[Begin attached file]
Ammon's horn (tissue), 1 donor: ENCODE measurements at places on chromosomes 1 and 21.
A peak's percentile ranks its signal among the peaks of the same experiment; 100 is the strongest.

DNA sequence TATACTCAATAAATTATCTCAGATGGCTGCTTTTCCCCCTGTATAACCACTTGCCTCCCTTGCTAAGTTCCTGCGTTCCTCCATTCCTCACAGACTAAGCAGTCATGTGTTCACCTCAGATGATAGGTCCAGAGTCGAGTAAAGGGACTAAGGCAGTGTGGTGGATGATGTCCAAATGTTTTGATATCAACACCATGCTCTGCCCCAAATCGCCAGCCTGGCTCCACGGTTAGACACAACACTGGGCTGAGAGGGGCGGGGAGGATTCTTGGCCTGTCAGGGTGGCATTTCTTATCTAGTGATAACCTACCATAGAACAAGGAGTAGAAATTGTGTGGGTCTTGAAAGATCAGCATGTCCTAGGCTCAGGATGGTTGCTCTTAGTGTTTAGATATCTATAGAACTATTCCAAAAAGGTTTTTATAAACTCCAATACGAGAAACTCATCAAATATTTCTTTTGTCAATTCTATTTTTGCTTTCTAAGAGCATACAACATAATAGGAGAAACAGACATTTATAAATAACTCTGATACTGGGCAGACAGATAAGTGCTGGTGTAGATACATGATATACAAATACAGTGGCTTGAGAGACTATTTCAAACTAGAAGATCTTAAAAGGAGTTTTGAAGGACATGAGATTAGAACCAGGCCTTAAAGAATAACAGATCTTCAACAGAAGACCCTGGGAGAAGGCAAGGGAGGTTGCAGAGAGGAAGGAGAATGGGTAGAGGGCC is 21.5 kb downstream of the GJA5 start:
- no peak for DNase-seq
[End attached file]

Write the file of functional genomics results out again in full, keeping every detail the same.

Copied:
Ammon's horn (tissue), 1 donor: ENCODE measurements at places on chromosomes 1 and 21.
A peak's percentile ranks its signal among the peaks of the same experiment; 100 is the strongest.

DNA sequence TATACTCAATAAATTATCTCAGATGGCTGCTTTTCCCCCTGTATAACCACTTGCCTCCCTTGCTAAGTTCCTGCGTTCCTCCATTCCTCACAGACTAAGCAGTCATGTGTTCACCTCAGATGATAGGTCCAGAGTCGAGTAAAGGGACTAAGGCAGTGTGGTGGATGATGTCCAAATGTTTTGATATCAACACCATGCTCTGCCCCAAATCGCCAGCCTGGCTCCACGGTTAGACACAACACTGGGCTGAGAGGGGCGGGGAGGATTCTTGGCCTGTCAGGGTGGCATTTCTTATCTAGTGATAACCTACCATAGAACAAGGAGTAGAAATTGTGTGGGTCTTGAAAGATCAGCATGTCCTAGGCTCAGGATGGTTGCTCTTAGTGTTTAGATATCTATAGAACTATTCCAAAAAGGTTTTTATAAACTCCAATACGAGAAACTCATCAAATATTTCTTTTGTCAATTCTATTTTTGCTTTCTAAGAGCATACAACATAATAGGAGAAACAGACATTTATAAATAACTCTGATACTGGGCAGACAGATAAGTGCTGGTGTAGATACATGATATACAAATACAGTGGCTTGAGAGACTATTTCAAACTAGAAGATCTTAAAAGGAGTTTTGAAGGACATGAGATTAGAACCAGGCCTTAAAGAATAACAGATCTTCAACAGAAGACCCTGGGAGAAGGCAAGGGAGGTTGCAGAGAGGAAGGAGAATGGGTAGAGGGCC is 21.5 kb downstream of the GJA5 start:
- no peak for DNase-seq